By Melissa McGlashan, Contributing Writer
As we continue to agonize over whether or not to try for number two, I’m starting to feel the stress of time. I’ll be 36 in June; for the time being, I’m still without very many professional obligations to consider; and my three-and-a-half year old seems to be getting more independent every day, which makes taking on a second seem manageable, dare I say desirable.
I think we’re both at least a little jealous of everyone who got married knowing exactly how many kids they wanted. We, on the other hand, made things a lot more difficult for ourselves. We were decidedly against having any children when we married. We wanted to sleep in every Saturday and Sunday. To travel where we wanted, when we wanted. To sit back and enjoy double income, no kids while our friends were forced to share their fame and fortune with their offspring. To retire young.
It all sounds somewhat (though not entirely) lame, if slightly selfish now. But eventually, we just couldn’t resist the overwhelming temptation to procreate. We simply decided we’d regret it if we didn’t become parents. And, oh my god, are we so glad we took that plunge!
In my all-or-nothing style, I quickly found myself wanting to give up my perfectly good nine-to-five in favor of full-time domestic engineering. My saint of a husband agreed not only to assume the responsibility of sole breadwinner, but also to move across the country to Austin. As a native New Jerseyan, this was a big step. He wasn’t a huge fan of Texas, adoringly referring to our new hometown as, “the golden toilet bowl in the truck stop.” He also hates (really, really hates) the heat.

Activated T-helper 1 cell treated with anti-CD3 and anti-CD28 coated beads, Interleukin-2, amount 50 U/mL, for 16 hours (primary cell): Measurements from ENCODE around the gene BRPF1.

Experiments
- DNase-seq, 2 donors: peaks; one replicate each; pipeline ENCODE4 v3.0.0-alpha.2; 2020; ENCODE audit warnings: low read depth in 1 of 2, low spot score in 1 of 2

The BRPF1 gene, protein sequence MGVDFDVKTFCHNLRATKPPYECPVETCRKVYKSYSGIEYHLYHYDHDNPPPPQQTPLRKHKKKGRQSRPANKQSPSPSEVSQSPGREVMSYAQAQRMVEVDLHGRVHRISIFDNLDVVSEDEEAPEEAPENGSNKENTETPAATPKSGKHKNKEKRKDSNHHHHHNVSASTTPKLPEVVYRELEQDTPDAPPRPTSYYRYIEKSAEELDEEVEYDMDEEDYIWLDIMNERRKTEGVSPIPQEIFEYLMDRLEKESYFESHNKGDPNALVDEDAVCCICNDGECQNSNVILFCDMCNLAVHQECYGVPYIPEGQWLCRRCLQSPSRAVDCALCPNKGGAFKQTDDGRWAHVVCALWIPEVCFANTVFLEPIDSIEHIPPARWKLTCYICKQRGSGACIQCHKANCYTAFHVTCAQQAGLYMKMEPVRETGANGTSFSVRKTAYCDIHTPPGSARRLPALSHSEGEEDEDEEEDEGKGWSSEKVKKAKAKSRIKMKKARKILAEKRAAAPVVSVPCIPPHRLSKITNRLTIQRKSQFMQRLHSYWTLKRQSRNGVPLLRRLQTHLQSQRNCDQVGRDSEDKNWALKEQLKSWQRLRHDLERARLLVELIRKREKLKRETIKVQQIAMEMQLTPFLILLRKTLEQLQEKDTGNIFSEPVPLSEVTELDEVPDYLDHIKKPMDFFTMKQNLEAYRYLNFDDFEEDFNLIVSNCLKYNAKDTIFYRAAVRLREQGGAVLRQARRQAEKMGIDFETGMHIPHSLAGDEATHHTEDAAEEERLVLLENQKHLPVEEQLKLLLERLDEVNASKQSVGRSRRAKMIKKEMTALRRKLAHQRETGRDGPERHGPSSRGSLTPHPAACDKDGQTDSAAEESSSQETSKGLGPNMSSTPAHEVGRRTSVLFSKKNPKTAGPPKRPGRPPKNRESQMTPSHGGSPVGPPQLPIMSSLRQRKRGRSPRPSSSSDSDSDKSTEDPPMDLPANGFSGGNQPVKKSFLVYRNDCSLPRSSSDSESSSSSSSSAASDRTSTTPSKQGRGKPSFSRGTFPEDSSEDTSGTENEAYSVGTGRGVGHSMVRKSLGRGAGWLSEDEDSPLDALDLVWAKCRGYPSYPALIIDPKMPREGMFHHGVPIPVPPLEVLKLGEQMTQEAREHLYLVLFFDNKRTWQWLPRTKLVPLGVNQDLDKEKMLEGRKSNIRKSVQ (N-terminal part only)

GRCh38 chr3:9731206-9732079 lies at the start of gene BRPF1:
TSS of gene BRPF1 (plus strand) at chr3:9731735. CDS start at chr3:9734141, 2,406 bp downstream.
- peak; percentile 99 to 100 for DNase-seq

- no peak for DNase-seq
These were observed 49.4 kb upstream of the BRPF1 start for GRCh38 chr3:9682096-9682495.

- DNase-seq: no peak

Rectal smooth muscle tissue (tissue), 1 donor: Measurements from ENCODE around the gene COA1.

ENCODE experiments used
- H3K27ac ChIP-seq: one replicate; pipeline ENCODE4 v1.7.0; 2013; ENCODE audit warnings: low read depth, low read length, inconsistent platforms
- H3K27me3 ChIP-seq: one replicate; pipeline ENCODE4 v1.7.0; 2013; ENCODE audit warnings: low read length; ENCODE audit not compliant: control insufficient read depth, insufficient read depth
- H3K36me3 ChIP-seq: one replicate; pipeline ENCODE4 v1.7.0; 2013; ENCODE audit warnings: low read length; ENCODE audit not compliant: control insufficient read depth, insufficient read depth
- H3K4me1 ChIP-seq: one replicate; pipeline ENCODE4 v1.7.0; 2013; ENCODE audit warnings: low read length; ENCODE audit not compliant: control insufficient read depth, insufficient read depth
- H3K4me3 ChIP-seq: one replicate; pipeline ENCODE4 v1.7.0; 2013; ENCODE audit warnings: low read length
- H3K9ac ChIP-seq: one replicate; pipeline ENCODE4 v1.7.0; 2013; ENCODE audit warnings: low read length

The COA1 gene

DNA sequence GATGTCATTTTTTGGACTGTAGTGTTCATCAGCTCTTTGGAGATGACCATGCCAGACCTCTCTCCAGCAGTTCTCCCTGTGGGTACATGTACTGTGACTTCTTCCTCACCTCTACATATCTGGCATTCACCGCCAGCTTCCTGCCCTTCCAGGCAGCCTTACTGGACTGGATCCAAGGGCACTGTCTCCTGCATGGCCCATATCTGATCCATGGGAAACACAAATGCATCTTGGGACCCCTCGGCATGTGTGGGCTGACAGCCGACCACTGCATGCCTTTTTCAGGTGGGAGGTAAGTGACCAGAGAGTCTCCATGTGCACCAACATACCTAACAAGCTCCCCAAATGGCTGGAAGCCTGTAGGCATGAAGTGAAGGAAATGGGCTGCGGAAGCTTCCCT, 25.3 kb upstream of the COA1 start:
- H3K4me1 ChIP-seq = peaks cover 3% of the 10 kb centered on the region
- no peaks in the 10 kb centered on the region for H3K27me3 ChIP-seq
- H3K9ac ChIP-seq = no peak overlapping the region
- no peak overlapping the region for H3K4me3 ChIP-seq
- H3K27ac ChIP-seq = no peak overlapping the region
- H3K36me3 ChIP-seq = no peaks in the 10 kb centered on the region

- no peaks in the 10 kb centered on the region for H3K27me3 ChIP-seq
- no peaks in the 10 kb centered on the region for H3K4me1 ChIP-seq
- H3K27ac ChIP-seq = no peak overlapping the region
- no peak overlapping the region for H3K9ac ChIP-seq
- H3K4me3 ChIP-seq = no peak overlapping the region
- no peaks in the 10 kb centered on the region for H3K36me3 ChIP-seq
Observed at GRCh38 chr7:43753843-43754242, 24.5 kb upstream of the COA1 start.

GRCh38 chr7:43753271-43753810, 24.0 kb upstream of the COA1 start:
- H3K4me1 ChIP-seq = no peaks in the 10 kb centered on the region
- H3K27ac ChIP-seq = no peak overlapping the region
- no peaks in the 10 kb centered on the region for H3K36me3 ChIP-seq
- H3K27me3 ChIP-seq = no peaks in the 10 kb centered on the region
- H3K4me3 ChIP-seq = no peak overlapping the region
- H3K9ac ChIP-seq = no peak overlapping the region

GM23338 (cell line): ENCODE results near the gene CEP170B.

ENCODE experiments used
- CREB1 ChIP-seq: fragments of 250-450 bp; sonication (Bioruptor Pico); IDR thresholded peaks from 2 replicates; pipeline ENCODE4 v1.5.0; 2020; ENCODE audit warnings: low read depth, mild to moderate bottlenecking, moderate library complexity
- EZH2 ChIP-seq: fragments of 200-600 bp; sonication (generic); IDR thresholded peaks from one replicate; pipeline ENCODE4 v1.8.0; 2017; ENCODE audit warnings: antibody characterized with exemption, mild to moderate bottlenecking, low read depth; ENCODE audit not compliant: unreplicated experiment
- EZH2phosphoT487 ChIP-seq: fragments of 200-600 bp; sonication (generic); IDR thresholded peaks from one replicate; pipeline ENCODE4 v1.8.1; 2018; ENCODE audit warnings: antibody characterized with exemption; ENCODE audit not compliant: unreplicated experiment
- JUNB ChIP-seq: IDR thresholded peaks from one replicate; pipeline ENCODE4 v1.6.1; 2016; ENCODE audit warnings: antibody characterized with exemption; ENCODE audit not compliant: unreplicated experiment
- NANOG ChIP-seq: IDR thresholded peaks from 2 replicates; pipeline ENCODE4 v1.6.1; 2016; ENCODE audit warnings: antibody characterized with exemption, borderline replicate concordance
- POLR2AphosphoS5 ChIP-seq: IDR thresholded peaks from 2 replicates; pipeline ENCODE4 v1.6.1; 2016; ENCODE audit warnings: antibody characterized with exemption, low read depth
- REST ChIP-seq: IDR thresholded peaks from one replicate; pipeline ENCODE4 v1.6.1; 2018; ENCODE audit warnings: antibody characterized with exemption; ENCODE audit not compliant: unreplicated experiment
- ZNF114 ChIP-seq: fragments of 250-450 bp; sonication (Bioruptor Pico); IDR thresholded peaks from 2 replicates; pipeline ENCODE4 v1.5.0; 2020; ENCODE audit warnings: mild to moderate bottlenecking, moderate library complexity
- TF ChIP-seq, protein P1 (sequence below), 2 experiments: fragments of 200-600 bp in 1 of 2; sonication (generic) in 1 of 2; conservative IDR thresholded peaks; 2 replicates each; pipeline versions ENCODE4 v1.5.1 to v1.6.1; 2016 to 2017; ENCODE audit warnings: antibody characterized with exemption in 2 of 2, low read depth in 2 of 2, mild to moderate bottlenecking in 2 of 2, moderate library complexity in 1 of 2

All this is to say, I can’t fault him when he tells me he has reservations about number two— when we met we didn’t even want one. I certainly don’t feel like he owes me anything after the sacrifices he’s made for our family.
But that’s not even the whole of it. I haven’t exactly been the strongest lobbyist. Do I really want to start over now? …just as the number of days my preschooler sleeps past daybreak are starting to gain on the number of days he’s up long before the rest of the world. …just as his growing independence is affording me more of my own. And do I really want to tempt fate?
So the real question is whether or not we feel like our family is complete. One thing’s for sure, it wouldn’t be the end of the world if we went the rest of our days just the three of us. But then again, wouldn’t it be nice to welcome one more and give our son a sibling to grow up with? Frankly, the endless debate is boring me, and probably everyone around me too. The decision is ours for the making. Let’s just make it!
[infopane color=”8″ icon=”0001.png”]After receiving her undergraduate in Economics with Spanish from the University of the South in Sewanee, TN, Melissa McGlashan returned to her hometown of Austin, TX where she completed dual graduate degrees in Public Affairs and Latin American Studies from UT. Throughout her education, she traveled, studied and worked in several foreign countries. Melissa was awarded a Presidential Management Fellow in 2002, after which she spent almost nine years working in the U.S. Department of State. For the majority of that time, she worked as a Latin American political analyst in the Department’s intelligence arm, though she was also fortunate enough to spend nearly a year as a U.S. political officer in Havana, Bogota, Quito, and Buenos Aires. Currently, Melissa is enjoying her tenure back in Austin as a full time wife and mom of one while she considers her next professional move. [/infopane]